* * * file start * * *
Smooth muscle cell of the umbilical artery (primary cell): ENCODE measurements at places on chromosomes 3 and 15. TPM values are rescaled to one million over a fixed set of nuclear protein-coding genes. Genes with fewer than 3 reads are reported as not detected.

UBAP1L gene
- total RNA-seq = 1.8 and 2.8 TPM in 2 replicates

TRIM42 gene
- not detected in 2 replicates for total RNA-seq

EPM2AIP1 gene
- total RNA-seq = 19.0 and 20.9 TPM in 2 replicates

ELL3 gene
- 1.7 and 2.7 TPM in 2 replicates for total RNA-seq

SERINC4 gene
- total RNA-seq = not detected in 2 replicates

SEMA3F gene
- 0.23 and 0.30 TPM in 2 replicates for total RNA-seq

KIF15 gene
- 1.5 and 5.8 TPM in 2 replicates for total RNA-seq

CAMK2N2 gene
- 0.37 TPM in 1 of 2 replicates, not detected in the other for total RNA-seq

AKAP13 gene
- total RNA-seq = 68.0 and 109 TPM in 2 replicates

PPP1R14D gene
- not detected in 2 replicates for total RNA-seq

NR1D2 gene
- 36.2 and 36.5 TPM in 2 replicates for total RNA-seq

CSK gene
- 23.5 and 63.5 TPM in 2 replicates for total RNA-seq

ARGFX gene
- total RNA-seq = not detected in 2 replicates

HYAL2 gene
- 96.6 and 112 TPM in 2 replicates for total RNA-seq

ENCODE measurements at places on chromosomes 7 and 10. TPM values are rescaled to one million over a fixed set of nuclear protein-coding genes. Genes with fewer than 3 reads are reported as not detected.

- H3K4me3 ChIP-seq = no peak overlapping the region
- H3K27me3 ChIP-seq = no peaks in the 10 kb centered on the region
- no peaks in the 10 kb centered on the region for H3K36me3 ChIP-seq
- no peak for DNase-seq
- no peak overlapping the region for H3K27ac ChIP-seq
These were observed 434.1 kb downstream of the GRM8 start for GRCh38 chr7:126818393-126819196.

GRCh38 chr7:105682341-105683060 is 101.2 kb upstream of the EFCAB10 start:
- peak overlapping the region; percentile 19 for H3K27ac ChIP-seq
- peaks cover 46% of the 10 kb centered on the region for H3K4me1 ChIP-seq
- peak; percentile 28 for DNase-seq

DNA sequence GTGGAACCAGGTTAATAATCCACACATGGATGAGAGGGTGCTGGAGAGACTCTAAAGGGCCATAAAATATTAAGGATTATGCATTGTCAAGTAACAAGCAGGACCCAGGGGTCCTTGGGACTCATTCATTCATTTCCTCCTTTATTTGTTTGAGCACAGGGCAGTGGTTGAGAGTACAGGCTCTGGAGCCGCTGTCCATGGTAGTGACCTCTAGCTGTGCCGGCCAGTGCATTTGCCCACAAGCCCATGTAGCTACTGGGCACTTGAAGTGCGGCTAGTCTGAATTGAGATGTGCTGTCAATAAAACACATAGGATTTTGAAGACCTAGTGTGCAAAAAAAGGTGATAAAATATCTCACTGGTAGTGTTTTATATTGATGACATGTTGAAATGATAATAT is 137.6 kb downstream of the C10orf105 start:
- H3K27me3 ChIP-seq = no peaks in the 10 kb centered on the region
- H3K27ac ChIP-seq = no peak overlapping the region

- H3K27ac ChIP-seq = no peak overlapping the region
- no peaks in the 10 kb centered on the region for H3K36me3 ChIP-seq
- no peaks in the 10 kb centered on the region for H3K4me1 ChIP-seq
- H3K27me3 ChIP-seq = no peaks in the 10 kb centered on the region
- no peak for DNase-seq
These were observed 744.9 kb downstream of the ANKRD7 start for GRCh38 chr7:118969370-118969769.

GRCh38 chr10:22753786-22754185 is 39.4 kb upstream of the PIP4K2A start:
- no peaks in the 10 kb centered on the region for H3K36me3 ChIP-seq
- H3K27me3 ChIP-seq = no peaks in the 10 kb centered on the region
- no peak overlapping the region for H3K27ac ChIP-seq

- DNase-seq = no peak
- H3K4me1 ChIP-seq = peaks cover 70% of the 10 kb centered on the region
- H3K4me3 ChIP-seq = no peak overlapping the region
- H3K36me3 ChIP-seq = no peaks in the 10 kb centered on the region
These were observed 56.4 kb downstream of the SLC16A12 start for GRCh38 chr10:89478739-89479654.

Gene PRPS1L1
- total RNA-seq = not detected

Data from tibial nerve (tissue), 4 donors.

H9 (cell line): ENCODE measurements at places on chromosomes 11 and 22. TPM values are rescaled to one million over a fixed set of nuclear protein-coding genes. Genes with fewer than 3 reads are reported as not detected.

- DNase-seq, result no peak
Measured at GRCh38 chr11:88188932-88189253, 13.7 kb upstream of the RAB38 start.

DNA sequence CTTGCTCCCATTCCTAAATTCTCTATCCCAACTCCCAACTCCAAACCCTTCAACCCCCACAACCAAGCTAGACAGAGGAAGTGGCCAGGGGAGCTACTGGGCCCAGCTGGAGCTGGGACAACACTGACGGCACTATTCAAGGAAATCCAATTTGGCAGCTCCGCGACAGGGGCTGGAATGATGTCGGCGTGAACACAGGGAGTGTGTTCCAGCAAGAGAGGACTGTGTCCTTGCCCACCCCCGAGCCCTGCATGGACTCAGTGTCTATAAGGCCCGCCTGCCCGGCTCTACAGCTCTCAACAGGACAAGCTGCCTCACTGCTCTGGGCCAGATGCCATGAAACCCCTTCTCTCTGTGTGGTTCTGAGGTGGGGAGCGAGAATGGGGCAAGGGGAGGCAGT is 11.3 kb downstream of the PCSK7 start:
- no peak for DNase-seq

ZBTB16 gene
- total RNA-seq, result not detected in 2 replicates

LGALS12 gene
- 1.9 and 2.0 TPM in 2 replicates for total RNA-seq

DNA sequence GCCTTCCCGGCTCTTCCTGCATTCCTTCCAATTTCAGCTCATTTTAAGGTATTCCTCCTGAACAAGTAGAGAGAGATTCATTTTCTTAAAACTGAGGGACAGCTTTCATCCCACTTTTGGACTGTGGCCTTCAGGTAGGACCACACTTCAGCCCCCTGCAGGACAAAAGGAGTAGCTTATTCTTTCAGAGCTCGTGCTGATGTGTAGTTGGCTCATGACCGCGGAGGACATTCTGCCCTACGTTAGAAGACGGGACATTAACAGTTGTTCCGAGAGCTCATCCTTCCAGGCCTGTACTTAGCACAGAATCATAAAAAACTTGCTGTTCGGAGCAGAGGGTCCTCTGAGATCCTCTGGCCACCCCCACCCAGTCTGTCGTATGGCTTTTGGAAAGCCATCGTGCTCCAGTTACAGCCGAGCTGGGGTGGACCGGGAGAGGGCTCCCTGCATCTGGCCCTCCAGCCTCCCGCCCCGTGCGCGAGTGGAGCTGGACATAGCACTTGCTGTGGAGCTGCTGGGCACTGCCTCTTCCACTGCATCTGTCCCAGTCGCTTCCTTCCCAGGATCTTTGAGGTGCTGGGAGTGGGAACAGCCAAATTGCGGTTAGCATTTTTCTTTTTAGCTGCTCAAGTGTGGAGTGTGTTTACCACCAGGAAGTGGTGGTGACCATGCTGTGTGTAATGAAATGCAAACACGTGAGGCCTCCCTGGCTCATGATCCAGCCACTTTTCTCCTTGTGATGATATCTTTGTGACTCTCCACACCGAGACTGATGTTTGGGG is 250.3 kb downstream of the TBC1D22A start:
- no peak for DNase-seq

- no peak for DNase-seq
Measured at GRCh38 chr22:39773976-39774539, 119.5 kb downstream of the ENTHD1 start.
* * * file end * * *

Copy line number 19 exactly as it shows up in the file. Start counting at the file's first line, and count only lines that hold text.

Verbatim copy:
- total RNA-seq = 68.0 and 109 TPM in 2 replicates